A key and useful functionality of Pootle is the search function. It allows you to find where, for example, you translated things in a way in the past to change it consistently across translations.

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Pootle is great for translators. It’s terrible for developers. We have wasted countless hours wrestling with it. Use it for now, it’s not going anywhere, but we will be transitioning to Bilara as soon as we can.

Never fear, we will have a great find-replace function on Bilara, but these things take time.


Is it on the horizon? And how far away might it be?


Thanks bhante.

If I may suggest, it would be great to have a more interactive share-screen session with you and/or anyone skilled in how to use Bilara so to get @marco and I comfortable to transition from one tool to another. Is this something @Aminah can help as coordinator of the translation works? (that`s her role isn’t it?)

For us it will be foremost to be able to keep working reviewing on each others translations as we go through our checklists and tracking progress through it.

In my case, there is a clear knowledge gap in regards to how exactly Github is used in the process. I admit I was spoiled by the simplicity and ease of use of Pootle: you just login, pick the next text in the list, enter your translation and move on. No “sync” is required, my peer can see and review what I did almost instantly, etc

What do you think?



If I could get write permission, I could start poking around and segmenting some of the Chinese translations.

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Make a user account. Ask to be added to the repo. That’s it.

That is exactly how Bilara works.

Folks, I love your enthusiasm, but please hold off for just a bit. One thing at a time. We need to onboard Brahmali to start with, sort out any issues that arise, then the next thing. Otherwise we are going to be spending our time answering all sorts of questions.

Blake and I will talk at our meeting tomorrow and I’ll get back to you then.


Bhante, I have already got a Github account (I think), who and how should I ask for this?

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That’s so great to see how this is going ahead! :dolphin: :cupcake: :lollipop: :pie:

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Please, not yet. We will let you know when we are ready for the next step.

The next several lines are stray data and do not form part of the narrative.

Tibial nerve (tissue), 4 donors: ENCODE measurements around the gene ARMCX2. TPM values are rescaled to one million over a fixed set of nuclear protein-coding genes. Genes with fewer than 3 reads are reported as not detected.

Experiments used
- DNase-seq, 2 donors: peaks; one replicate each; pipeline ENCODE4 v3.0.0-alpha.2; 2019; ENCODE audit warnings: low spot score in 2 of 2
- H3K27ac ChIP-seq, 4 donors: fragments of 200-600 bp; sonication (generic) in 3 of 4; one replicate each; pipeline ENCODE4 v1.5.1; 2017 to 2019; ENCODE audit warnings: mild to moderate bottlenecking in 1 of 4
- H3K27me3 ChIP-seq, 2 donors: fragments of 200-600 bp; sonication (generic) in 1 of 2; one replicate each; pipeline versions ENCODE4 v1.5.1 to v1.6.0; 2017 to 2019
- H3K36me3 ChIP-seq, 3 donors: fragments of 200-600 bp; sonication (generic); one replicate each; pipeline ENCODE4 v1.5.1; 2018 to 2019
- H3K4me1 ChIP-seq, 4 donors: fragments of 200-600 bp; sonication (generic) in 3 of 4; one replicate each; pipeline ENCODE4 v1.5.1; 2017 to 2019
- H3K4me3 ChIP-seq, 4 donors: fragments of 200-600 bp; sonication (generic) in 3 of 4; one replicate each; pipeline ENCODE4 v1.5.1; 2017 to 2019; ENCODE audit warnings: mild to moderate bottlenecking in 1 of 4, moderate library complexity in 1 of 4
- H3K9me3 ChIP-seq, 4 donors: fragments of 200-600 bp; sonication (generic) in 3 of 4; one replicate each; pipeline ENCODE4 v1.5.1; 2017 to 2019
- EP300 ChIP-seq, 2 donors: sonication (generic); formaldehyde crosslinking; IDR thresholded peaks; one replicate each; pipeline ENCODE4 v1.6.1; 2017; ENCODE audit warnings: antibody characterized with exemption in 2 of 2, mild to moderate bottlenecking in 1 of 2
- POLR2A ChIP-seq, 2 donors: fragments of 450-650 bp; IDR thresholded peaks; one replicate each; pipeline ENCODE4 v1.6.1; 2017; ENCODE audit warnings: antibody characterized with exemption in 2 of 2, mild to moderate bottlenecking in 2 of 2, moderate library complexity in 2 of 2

I recently came across a reference to a tool called SmartCat. Apparently it is for free. Have you guys already tested it or it is not kosher?

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Yes, we looked into this. Smartcat and Weblate are two of the systems that we considered.

Weblate is technically somewhat similar to Pootle, and is the natural point for migration. It is a good project, but suffers a number of flaws for us: the interface is for translating site UI, not text; and it requires a different data structure than we use. We could get around these, but at the end of the day, it is a legacy programming stack, and you are still hacking to make it work.

Smartcat was considered, and it seems like a good option for businesses. But it is not open source, you essentially have to put your data in the hands of a profit-seeking corporation. This goes against the SC ethos. To be sure, github is also a corporate entity (now owned by microsoft), but the key point is that the data is in Git and we all have local copies, each with proper version control. We control the data.

Ultimately we decided to roll our own. Key reasons for this.

  • All these systems are built on legacy “thick-client” stacks. Leveraging the power of Git, we can offer similar functionality in a much sleeker and lighter way.
  • We can build to precisely our data requirements and ensure that we don’t run into problems of scale such as we did with Pootle.
  • We can optimize the interface for translating texts, whereas all comparable systems are designed to translate software.

We appreciate your patience as we build a system for translating Buddhist texts for the coming decades. :pray:


Thanks for your attention and reply bhante.
No worries, no hurry. And please, feel free to bring @marco and I on-board if there is anything we can help, even if it is manual data cleaning / fixing to aid the transition between translation tools.


That’s great news Bhante @sujato . Can’t wait to start working on Bilara. :slight_smile: